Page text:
- Following Brief Eulogy to his Father, Huntington Mayor Told Council, "Let's Get to Work..."
- Highlawn Baptist Church, Various Items to Sell at Auction
- Prepared Remarks of Richard Cordray of CFPB on CareCredit Enforcement Action
- 22 Year Old Driver Dies from Crash Injuries
- Marshall Has 21 Named to All-Conference and All-Freshman Teams
- Highlawn Pastor Posted Explanation on Facebook in October
- DEA NEWS: Greek National Pleads Guilty in Narco-Terror Conspiracy
- Contaminated Debris of Huntington Pilot Plant Transported by Truck in 1979
- MILITARY-INDUSTRIAL COMPLEX: Defense Dept. Contracts for Dec. 11, 2013
- Marshall University Board approves 10-year Master Plan
CoreLogic Case-Shiller Home Price Indexes: Continued Price Recovery in Nearly 90 Percent of U.S. Metros During Q2 2013
The CoreLogic Case-Shiller Indexes estimate that home prices increased by 10.1 percent in the second quarter of 2013 compared to a year ago. Home prices nationwide are now 16 percent above the trough, reached in the fourth quarter of 2011, but still remain 24 percent below the peak, reached in the first quarter of 2006.
The analysis projects that price appreciation will decelerate through the second half of 2013 and into the beginning of 2014. Based on CoreLogic Case-Shiller data forecast through June 30, 2014, home price appreciation will slow to an average of 5.4 percent across all U.S. markets.
"Prices are now rising in nearly 90 percent of metro areas, and in all metro areas with populations greater than 1 million," said Dr. David Stiff, principal economist for CoreLogic Case-Shiller™. "The strongest growth continues to be recorded in cities that were at the center of the housing bubble, but investor demand in those markets appears to be waning, meaning rapid rates of price appreciation are likely unsustainable."
The report from the Irvine CA-based CoreLogic also showed that nationally, home prices are now 16 percent above the fourth-quarter 2011 trough. Also, price appreciation is projected to slow to 5.4 percent across all markets by the beginning of 2014
Of the metro areas that felt the greatest impact from the housing bubble, Sacramento (+26 percent), Las Vegas (+25 percent) and Phoenix (+20 percent) saw the largest increase in home prices during the second quarter of 2013 versus the same period last year. Coastal California markets also exhibited strong price appreciation, including Oakland (+24 percent), San Jose (+22 percent) and Los Angeles (+20 percent), as buyers continue to jump in before increasing prices and mortgage rates substantially reduce affordability.
Purchases by first-time and trade-up buyers are increasing, though tight mortgage lending conditions and slow job-market gains are constraining demand for owner-occupied housing. Demand from investors is weakening as well, as fewer distressed properties are listed for sale and rising home prices cut into potential rental profits. At the same time, the overall supply of homes for sale is still rising in many metro areas as current homeowners take advantage of favorable seller's markets.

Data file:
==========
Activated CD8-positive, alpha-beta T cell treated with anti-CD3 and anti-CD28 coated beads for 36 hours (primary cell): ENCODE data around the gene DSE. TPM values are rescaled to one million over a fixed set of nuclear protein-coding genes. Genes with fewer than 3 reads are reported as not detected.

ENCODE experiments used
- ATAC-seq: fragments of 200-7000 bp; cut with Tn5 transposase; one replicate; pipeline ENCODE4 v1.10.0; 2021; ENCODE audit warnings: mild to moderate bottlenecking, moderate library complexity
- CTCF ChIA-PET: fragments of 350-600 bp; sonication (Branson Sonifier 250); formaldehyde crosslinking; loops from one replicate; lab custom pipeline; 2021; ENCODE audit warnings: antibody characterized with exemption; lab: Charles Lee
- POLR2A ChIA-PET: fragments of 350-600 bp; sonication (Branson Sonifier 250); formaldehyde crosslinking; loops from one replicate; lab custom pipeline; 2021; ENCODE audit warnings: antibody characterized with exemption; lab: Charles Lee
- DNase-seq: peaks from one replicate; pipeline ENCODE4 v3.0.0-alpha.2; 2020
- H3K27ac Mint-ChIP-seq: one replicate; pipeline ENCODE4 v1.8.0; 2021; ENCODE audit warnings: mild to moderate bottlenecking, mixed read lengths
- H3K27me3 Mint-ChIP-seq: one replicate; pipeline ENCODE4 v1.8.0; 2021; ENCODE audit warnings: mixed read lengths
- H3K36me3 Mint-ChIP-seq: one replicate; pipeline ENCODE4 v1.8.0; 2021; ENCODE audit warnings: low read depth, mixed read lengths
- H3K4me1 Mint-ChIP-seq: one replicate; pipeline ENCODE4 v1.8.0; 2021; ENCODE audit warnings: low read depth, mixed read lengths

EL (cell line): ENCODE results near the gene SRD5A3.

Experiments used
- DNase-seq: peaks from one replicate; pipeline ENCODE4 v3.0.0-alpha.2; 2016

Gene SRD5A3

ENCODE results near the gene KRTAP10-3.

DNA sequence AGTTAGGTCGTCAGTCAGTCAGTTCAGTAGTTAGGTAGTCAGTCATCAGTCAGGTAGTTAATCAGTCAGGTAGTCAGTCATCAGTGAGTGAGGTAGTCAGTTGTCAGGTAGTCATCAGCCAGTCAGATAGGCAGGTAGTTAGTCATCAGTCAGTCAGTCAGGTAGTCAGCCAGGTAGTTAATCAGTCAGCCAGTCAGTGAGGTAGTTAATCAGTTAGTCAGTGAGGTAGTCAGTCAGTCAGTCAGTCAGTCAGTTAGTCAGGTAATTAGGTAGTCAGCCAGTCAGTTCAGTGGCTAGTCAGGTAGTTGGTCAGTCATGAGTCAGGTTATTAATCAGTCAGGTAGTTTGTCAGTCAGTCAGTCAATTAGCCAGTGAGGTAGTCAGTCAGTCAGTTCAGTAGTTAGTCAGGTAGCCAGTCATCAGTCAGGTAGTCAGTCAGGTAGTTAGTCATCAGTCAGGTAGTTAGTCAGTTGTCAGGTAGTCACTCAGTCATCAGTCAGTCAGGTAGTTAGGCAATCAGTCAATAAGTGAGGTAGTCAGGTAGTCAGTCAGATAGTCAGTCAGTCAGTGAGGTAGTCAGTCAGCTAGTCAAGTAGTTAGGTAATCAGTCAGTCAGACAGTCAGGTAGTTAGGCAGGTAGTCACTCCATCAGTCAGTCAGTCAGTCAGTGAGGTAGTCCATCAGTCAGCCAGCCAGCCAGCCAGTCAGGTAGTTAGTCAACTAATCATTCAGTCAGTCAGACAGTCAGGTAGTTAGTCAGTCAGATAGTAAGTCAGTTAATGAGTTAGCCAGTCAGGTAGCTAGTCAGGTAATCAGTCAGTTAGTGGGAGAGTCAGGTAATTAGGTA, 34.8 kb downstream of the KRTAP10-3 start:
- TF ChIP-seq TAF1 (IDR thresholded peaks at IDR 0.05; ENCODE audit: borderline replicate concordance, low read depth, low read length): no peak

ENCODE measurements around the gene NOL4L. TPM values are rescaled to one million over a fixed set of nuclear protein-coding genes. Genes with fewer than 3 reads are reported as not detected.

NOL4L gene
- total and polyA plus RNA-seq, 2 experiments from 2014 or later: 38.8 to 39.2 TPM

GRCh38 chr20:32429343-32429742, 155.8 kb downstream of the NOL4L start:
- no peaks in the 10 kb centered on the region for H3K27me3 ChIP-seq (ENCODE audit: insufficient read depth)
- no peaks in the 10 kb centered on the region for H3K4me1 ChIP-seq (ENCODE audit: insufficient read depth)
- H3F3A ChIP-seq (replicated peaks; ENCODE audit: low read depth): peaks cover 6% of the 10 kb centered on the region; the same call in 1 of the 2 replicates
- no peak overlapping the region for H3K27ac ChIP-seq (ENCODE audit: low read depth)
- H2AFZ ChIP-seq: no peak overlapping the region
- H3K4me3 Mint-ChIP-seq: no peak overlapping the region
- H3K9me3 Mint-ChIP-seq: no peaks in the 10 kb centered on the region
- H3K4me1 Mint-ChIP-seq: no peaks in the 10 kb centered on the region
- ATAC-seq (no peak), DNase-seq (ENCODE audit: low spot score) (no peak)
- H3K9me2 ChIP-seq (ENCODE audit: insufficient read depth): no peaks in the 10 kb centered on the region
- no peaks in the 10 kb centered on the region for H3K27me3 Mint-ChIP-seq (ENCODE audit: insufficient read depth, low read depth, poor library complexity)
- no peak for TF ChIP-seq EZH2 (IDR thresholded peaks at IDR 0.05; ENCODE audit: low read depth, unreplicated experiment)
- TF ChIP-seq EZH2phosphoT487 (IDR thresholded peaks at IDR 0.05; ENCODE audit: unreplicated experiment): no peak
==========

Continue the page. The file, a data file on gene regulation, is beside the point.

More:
"Combined with increased housing construction, expected increases in existing inventories should restrain price appreciation even if demand remains strong. Nevertheless, the rate of home price growth in the coming months will remain above its long-term average of 4.5 percent annual appreciation since 1975," said Stiff.
The CoreLogic Case-Shiller Indexes, which include data covering thousands of ZIP codes, counties, metro areas and state markets, are owned and generated by CoreLogic. The historical home price trend information in this report is calculated from the proprietary CoreLogic Case-Shiller Indexes, supplemented with data from the Federal Housing Finance Agency (FHFA). One-year forecasts in this release are for the 12 months ending on June 30, 2014. CoreLogic Case-Shiller home price forecasts are produced by CoreLogic and Moody's Analytics®.
* This quarterly report differs from the S&P/Dow Jones Case-Shiller monthly report; though both reflect findings from the same dataset, this analysis includes local-level data for a greater number of markets over a different time frame.
Selected U.S. markets (other metro areas available upon request):
|Population (2012)||Change in Home Prices (Q2 2012 to Q2 2013)||Change in Home Prices (Q2 2010 to Q2 2013)||Forecast Change in Home Prices (Q2 2013 to Q2 2014)|
|Las Vegas, Nev.||2,000,759||24.7%||15.1%||7.2%|
|San Jose, Calif.||1,894,388||21.9%||24.3%||5.1%|
|Los Angeles, Calif.||9,962,789||20.3%||15.5%||6.0%|
|San Francisco, Calif.||1,821,243||19.4%||19.2%||7.0%|
|West Palm Beach, Fla.||1,356,545||14.5%||8.3%||5.1%|
|Fort Lauderdale, Fla.||1,815,137||13.4%||14.0%||2.2%|
|Salt Lake City, Utah||1,161,715||11.3%||11.1%||7.1%|
|Virginia Beach, Va.||1,694,900||7.3%||-6.5%||4.9%|
|Fort Worth, Texas||2,213,738||6.3%||6.1%||7.5%|
|New Orleans, La.||1,205,374||5.3%||5.2%||7.4%|
|Kansas City, Mo.||2,064,630||4.4%||-1.9%||4.9%|
|St. Louis, Mo.||2,845,721||2.6%||-3.4%||5.8%|
|San Antonio, Texas||2,234,003||2.5%||10.0%||7.6%|